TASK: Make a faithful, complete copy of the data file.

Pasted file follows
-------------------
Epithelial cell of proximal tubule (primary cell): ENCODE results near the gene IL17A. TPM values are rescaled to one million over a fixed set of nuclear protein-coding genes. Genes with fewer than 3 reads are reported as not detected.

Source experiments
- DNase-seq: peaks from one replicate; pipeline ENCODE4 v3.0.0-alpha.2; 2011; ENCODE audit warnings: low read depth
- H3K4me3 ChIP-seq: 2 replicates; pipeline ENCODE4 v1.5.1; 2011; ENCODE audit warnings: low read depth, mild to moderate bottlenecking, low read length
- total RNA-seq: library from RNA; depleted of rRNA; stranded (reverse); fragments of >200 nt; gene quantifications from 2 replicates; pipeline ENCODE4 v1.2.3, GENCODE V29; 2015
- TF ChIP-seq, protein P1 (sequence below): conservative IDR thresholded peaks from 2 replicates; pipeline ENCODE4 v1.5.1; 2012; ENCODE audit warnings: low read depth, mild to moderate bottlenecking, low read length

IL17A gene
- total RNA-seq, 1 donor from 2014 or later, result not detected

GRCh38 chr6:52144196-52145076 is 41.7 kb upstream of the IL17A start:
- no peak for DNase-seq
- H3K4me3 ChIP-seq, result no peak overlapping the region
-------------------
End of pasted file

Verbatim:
Epithelial cell of proximal tubule (primary cell): ENCODE results near the gene IL17A. TPM values are rescaled to one million over a fixed set of nuclear protein-coding genes. Genes with fewer than 3 reads are reported as not detected.

Source experiments
- DNase-seq: peaks from one replicate; pipeline ENCODE4 v3.0.0-alpha.2; 2011; ENCODE audit warnings: low read depth
- H3K4me3 ChIP-seq: 2 replicates; pipeline ENCODE4 v1.5.1; 2011; ENCODE audit warnings: low read depth, mild to moderate bottlenecking, low read length
- total RNA-seq: library from RNA; depleted of rRNA; stranded (reverse); fragments of >200 nt; gene quantifications from 2 replicates; pipeline ENCODE4 v1.2.3, GENCODE V29; 2015
- TF ChIP-seq, protein P1 (sequence below): conservative IDR thresholded peaks from 2 replicates; pipeline ENCODE4 v1.5.1; 2012; ENCODE audit warnings: low read depth, mild to moderate bottlenecking, low read length

IL17A gene
- total RNA-seq, 1 donor from 2014 or later, result not detected

GRCh38 chr6:52144196-52145076 is 41.7 kb upstream of the IL17A start:
- no peak for DNase-seq
- H3K4me3 ChIP-seq, result no peak overlapping the region